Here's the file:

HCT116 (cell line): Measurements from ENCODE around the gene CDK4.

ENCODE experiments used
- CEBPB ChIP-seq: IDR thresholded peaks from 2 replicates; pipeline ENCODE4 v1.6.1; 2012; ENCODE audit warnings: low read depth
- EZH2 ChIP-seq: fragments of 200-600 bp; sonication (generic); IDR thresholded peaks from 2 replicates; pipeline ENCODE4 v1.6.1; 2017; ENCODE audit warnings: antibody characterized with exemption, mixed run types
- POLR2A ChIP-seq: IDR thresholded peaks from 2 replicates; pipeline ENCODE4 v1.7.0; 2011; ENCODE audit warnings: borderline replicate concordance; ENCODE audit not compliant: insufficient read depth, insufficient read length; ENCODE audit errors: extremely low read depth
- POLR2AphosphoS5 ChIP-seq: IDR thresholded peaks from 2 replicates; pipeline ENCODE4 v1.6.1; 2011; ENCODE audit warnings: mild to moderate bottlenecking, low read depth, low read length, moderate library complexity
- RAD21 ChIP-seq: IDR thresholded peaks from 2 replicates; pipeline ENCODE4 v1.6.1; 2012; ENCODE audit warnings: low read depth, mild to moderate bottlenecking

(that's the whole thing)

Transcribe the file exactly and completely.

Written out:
HCT116 (cell line): Measurements from ENCODE around the gene CDK4.

ENCODE experiments used
- CEBPB ChIP-seq: IDR thresholded peaks from 2 replicates; pipeline ENCODE4 v1.6.1; 2012; ENCODE audit warnings: low read depth
- EZH2 ChIP-seq: fragments of 200-600 bp; sonication (generic); IDR thresholded peaks from 2 replicates; pipeline ENCODE4 v1.6.1; 2017; ENCODE audit warnings: antibody characterized with exemption, mixed run types
- POLR2A ChIP-seq: IDR thresholded peaks from 2 replicates; pipeline ENCODE4 v1.7.0; 2011; ENCODE audit warnings: borderline replicate concordance; ENCODE audit not compliant: insufficient read depth, insufficient read length; ENCODE audit errors: extremely low read depth
- POLR2AphosphoS5 ChIP-seq: IDR thresholded peaks from 2 replicates; pipeline ENCODE4 v1.6.1; 2011; ENCODE audit warnings: mild to moderate bottlenecking, low read depth, low read length, moderate library complexity
- RAD21 ChIP-seq: IDR thresholded peaks from 2 replicates; pipeline ENCODE4 v1.6.1; 2012; ENCODE audit warnings: low read depth, mild to moderate bottlenecking